There's been a very surprising and very welcome trove of fresh storytelling in Fallen London, the browser game I've been periodically inhabiting over the past decade. I've been at the content boundary for many years, and have a habit of just popping in every now and then: dancing my way through the Feast of the Exceptional Rose, or answering persistent doorbell rings at Sacksmas, or obliging the occasional friend asking for help dealing with their nightmares.
This return has been pretty different. Failbetter is in the midst of celebrating the ten-year anniversary of Fallen London proper. The game technically launched back in 2009, under the original name Echo Bazaar and a slightly more social-game orientation. The rebranding to Fallen London was one of the many (many!) gradual evolutions of the game. The celebrations have included what is by far the single biggest and longest expansions in the entire time I've been playing.
There's always new material being added to the game, but most of it is (quite sensibly) delivered for Exceptional Friends, paying customers who help keep the company afloat. The vast majority of FL content is free, but most of it has been in place since the early days. As with most games, only a small fraction of the total playerbase makes it to the endgame, and so most of Failbetter's updates have, understandably, been focused on improving the experiences for new players: diminishing the grindiness of the early game, adding more narrative thrust to the initial areas, providing new activities that all players can participate in.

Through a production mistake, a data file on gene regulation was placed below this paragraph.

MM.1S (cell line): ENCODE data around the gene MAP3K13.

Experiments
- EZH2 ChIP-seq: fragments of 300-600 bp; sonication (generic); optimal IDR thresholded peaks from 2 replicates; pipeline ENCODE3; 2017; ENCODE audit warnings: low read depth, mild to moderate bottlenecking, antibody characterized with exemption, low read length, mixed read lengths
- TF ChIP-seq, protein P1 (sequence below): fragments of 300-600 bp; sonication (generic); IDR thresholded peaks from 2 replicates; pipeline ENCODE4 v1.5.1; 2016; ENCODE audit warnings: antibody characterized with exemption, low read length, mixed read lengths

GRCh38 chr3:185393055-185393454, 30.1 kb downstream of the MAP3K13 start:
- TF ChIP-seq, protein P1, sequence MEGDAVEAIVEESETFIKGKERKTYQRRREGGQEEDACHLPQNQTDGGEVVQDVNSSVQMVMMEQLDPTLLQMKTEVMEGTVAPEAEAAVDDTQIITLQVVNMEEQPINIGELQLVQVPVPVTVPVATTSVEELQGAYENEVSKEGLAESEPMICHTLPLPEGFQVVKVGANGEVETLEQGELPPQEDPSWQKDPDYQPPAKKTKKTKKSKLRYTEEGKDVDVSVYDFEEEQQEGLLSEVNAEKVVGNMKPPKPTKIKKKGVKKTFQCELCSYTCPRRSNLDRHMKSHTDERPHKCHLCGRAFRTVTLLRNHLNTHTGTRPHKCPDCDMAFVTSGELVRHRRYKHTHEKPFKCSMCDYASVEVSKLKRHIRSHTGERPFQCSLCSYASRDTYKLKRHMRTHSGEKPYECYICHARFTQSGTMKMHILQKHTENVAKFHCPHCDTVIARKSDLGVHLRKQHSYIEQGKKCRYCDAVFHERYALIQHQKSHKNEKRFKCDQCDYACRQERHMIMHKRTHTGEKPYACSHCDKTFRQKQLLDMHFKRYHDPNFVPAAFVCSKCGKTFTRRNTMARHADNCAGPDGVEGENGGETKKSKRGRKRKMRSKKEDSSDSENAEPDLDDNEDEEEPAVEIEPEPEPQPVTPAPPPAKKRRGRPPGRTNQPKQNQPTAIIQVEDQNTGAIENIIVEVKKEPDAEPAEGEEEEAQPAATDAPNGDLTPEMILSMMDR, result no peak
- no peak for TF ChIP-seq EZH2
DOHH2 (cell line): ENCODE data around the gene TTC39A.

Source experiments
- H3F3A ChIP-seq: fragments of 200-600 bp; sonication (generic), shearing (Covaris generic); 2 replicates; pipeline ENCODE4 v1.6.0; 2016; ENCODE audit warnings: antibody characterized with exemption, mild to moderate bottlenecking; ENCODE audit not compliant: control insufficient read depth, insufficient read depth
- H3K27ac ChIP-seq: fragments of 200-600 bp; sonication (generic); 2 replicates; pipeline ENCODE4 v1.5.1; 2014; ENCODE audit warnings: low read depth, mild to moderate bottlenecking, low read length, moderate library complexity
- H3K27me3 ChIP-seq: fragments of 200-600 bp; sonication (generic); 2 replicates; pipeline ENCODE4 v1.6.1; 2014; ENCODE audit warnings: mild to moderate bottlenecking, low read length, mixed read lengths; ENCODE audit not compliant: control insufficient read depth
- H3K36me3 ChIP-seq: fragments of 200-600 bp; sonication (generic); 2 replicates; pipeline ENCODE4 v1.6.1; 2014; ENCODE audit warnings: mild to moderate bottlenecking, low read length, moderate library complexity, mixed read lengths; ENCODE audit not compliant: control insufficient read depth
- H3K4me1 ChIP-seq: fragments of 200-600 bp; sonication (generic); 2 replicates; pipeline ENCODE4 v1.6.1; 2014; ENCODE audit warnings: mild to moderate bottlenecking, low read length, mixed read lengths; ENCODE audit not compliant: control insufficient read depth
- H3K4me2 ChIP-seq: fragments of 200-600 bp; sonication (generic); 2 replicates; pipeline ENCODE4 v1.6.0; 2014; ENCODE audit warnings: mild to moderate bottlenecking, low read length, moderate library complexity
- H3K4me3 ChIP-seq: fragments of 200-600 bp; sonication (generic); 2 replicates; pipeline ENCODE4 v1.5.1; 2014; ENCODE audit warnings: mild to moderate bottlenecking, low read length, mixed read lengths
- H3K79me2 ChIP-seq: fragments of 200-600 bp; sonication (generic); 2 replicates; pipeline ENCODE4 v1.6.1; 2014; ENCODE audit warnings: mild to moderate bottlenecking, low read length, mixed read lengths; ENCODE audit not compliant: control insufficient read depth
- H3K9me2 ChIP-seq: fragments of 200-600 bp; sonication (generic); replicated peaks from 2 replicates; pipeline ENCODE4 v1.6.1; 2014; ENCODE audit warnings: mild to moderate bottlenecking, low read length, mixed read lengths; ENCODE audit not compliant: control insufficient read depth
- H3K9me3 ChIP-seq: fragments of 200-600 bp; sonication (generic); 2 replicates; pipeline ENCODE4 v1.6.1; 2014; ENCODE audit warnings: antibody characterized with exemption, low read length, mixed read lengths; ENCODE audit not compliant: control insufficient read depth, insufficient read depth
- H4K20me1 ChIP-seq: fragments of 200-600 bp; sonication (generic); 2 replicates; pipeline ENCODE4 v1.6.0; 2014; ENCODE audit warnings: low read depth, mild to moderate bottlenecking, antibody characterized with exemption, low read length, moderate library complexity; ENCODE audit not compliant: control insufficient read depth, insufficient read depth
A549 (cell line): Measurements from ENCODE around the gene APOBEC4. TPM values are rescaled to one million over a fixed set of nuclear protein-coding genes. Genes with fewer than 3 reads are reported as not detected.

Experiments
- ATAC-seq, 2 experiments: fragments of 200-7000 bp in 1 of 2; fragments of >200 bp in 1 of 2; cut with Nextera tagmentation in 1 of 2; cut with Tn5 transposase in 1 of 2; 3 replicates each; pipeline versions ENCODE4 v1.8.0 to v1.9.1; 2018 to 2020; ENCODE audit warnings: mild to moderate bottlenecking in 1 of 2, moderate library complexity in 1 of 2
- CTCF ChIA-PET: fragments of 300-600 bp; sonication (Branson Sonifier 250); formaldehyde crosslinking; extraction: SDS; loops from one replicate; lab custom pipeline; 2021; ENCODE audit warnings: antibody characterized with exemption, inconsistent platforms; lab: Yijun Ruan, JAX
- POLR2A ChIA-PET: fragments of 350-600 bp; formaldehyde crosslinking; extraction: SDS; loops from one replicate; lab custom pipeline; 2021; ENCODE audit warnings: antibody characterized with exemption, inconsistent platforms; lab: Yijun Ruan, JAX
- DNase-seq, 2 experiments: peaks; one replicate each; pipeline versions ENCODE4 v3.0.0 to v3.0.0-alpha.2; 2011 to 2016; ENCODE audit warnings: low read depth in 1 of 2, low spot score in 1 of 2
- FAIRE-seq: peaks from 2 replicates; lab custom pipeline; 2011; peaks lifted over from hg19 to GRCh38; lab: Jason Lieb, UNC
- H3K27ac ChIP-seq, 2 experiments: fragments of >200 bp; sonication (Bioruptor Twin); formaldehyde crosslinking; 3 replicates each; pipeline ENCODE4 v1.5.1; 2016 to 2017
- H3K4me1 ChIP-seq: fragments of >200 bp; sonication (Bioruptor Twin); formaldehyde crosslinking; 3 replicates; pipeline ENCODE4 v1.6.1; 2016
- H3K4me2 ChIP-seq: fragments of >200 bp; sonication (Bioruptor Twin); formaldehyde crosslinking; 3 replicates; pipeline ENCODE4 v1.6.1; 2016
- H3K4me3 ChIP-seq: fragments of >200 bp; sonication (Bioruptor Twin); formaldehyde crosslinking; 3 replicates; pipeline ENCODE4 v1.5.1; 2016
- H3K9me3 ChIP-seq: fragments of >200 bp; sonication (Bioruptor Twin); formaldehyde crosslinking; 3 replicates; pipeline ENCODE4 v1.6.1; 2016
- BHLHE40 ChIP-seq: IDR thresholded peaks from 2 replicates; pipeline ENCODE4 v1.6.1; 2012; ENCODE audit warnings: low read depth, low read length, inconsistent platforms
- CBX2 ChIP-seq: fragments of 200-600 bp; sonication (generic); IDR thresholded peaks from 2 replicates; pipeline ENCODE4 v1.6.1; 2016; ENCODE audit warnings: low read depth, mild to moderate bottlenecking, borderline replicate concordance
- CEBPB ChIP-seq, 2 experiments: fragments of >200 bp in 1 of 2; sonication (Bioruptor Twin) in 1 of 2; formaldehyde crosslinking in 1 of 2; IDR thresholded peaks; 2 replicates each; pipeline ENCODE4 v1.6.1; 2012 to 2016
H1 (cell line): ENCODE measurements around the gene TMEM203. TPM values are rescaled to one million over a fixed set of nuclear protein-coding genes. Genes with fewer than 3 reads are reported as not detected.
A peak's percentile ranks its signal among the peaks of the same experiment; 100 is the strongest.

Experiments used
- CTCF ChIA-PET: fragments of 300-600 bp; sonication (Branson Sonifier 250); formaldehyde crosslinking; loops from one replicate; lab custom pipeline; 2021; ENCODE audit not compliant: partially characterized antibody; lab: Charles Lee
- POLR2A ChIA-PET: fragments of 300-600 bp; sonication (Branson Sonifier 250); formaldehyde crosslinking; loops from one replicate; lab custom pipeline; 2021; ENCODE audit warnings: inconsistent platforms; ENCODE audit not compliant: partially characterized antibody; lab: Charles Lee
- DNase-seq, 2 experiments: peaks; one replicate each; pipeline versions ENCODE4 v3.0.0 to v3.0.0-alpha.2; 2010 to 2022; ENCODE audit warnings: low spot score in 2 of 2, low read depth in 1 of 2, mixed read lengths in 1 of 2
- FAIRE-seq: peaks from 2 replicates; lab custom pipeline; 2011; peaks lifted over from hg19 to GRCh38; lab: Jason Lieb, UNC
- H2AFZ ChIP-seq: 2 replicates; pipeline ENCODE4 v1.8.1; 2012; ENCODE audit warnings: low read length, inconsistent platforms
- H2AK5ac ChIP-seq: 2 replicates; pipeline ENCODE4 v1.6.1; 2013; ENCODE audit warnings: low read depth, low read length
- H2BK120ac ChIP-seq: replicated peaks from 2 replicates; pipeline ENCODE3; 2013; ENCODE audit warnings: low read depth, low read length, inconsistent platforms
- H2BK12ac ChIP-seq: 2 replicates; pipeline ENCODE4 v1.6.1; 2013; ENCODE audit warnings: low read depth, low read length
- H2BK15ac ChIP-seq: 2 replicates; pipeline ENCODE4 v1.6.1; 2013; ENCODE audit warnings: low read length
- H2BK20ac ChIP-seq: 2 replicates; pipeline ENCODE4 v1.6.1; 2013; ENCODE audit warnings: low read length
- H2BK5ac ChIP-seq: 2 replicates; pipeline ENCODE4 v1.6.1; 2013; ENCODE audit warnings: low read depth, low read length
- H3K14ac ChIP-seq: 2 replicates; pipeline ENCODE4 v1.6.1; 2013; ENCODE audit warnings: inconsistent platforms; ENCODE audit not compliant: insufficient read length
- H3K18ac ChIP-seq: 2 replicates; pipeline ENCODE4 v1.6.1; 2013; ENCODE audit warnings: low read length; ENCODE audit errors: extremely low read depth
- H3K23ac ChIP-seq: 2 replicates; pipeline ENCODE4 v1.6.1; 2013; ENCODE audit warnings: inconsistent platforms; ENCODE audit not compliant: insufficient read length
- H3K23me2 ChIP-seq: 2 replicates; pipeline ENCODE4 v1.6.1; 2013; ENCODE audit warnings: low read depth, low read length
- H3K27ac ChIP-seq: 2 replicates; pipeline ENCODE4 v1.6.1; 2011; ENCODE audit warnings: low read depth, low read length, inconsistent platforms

Of course, there definitely have been end-game additions over the years. We got to visit the Elder Continent, to excavate the Forgotten Quarter in search of the Tomb of Silken Thread, and most recently to visit Arbor. But this latest tranche is vastly different. The slack-jawed consensus among players is "It feels like becoming a Person of Some Importance all over again!" If you've played Fallen London before, you may already know that that means. If not... it's somewhat like discovering Skyhold for the first time in Inquisition, or opening the Galaxy Map in Mass Effect, or dying in Tides of Numenara. Something clicks, and you discover that there is an entire new world out there, with entirely new systems: the game is not only bigger than you thought, it's also deeper and more varied, with whole new modes of exploration.
When you first become a POSI, you gain access to a variety of interlocking areas and systems, new stats, new considerations. The Bazaar Side-Streets, the Zee, the Islands, the Empress's Court: you'll be visiting each of them, buying your ship on the side-streets, then a plated seal at zee, then breeding it in the Labyrinth of Tigers to get a Bifurcated Owl, easing the path to Notability to get a high-level Profession to get a stat-boosting weapon to increase your maximum Persuasive so you can reach 40 Renown so you can get the best-in-slot Shadowy Boots. The Bizarre, Dreaded and Respectable qualities that once seemed useless are now all-consuming.
Similarly, we now have several new areas. The Laboratory is where most of us will visit first. There's a complex and engaging system in here that feels very true to what I've heard from friends who work at research universities: you negotiate with the university administration, get equipment for your lab, petition for supplies, recruit grad students as researchers, engage on projects, gradually build up the reputation of both your lab (science!) and your teaching (humanity!).